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I am writing a server app and I want it to be console based. I need the user to be able to input different commands, but at the same time there is a possibility that something will be output to the console while the user is writing. This messes the buffer up. Is there any clean way of doing this?

Thanks.

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I'm not aware of any easy way, no. I've seen some awfully mature products (gdb, windbg) not bother with this, though they don't generally dump asynchronous info to the screen. What sort of interaction are you looking for? Have you figured out how you think the console should behave? –  Greg D May 11 '09 at 20:15
    
It's not a complex concept really, all I want is the user to be able to input text, the prompt being after the last line written. If any other line is written while the user is typing, the prompt is redrawn after this line. –  Alex Turpin May 11 '09 at 20:37

6 Answers 6

up vote 4 down vote accepted

I started work on a test program to show how you could divide the console into an output area and an input area, where the input area is moved down as the output area expands with more output. It's not perfect yet, but you may be able to develop it into the answer you're looking for:

  static int outCol, outRow, outHeight = 10;

  static void Main(string[] args)
  {
     bool quit = false;
     System.DateTime dt = DateTime.Now;
     do
     {
        if (Console.KeyAvailable)
        {
           if (Console.ReadKey(false).Key == ConsoleKey.Escape)
              quit = true;
        }
        System.Threading.Thread.Sleep(0);
        if (DateTime.Now.Subtract(dt).TotalSeconds > .1)
        {
           dt = DateTime.Now;
           WriteOut(dt.ToString(" ss.ff"), false);
        }            
     } while (!quit);
  }

  static void WriteOut(string msg, bool appendNewLine)
  {
     int inCol, inRow;
     inCol = Console.CursorLeft;
     inRow = Console.CursorTop;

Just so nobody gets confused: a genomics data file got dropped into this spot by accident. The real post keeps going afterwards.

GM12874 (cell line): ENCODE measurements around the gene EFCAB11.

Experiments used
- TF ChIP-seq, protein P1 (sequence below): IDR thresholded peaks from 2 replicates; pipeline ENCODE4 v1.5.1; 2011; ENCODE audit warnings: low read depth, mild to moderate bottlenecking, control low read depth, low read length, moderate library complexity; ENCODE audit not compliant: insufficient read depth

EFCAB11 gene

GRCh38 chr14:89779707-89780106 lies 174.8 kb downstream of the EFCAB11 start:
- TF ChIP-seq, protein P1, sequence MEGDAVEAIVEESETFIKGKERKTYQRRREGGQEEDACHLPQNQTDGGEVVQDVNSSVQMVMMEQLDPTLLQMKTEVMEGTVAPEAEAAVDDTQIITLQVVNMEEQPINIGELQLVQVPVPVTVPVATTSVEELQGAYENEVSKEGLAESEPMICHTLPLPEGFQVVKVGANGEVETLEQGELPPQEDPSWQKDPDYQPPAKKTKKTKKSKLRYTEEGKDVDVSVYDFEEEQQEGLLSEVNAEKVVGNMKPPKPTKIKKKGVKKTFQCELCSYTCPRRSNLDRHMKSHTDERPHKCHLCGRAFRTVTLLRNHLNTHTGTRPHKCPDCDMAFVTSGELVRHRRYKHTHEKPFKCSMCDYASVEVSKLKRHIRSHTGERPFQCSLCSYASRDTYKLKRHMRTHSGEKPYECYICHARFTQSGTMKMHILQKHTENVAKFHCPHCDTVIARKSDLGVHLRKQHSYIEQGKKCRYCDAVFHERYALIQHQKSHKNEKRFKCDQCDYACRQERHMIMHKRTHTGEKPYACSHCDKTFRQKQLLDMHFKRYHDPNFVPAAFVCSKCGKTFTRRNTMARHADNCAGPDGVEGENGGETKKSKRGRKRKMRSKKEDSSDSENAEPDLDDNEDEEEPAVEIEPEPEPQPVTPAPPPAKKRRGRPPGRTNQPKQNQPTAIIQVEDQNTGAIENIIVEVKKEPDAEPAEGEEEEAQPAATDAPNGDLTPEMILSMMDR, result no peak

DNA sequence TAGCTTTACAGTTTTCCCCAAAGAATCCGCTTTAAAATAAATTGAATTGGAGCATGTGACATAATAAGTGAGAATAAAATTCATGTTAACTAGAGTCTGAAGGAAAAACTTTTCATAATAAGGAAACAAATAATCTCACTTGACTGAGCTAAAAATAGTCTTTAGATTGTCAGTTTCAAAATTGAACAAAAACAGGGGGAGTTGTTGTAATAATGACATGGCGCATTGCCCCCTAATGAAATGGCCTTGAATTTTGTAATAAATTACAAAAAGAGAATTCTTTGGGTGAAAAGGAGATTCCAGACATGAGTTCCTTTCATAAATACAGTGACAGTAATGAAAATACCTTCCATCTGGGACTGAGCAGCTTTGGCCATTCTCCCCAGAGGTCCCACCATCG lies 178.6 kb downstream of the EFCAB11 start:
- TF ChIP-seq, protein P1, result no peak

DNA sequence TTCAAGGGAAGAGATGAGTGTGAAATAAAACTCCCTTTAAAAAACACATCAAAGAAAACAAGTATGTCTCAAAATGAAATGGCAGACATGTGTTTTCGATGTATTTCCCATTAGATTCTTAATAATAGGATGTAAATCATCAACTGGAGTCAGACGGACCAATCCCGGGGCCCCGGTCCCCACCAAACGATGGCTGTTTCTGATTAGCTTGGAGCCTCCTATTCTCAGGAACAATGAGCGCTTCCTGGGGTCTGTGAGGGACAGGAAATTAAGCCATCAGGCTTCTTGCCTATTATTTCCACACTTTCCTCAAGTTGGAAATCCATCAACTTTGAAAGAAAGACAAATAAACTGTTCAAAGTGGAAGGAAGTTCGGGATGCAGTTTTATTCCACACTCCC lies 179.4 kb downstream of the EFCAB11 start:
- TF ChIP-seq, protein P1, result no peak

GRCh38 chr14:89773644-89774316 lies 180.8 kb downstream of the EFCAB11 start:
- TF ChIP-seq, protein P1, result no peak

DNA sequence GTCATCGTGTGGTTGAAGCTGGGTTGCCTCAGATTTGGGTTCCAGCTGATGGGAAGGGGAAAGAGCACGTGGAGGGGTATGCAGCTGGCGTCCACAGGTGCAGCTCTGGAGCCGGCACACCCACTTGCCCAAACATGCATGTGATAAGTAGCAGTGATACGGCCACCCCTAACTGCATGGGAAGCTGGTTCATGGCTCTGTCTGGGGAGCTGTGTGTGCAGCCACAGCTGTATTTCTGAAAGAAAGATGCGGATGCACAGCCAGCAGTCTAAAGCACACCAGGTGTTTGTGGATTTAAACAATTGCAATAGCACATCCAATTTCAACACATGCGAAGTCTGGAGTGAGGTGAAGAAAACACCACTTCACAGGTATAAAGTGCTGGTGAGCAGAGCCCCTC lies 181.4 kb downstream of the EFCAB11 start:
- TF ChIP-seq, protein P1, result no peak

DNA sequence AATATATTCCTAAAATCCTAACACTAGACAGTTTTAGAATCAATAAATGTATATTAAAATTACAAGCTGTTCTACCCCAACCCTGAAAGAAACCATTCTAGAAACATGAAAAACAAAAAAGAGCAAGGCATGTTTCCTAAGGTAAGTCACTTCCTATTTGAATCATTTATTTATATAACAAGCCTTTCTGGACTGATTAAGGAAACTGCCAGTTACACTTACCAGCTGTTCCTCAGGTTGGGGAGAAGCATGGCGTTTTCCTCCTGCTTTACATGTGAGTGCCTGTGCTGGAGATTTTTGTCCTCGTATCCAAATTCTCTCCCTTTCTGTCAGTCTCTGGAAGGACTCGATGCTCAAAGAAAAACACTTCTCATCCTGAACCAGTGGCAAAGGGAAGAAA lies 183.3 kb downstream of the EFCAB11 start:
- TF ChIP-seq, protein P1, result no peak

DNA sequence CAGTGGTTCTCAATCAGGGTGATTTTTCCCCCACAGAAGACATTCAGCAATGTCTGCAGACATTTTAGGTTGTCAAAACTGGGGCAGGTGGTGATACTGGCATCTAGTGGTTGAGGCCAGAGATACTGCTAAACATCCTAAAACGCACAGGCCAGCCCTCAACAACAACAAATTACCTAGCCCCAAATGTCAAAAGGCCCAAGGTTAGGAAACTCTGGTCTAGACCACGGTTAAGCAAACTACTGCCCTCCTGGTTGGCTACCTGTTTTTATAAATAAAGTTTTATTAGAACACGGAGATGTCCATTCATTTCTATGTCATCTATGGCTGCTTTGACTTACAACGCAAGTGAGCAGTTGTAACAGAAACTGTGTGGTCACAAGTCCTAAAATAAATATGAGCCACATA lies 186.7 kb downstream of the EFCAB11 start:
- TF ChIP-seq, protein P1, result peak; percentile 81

int outLines = getMsgRowCount(outCol, msg) + (appendNewLine?1:0);
     int outBottom = outRow + outLines;
     if (outBottom > outHeight)
        outBottom = outHeight;
     if (inRow <= outBottom)
     {
        int scrollCount = outBottom - inRow + 1;
        Console.MoveBufferArea(0, inRow, Console.BufferWidth, 1, 0, inRow + scrollCount);
        inRow += scrollCount;
     }
     if (outRow + outLines > outHeight)
     {
        int scrollCount = outRow + outLines - outHeight;
        Console.MoveBufferArea(0, scrollCount, Console.BufferWidth, outHeight - scrollCount, 0, 0);
        outRow -= scrollCount;
        Console.SetCursorPosition(outCol, outRow);
     }
     Console.SetCursorPosition(outCol, outRow);
     if (appendNewLine)
        Console.WriteLine(msg);
     else
        Console.Write(msg);
     outCol = Console.CursorLeft;
     outRow = Console.CursorTop;
     Console.SetCursorPosition(inCol, inRow);
  }

  static int getMsgRowCount(int startCol, string msg)
  {
     string[] lines = msg.Split('\n');
     int result = 0;
     foreach (string line in lines)
     {
        result += (startCol + line.Length) / Console.BufferWidth;
        startCol = 0;
     }
     return result + lines.Length - 1;
  }
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Thanks a lot, I'll work with that! –  Alex Turpin May 12 '09 at 1:59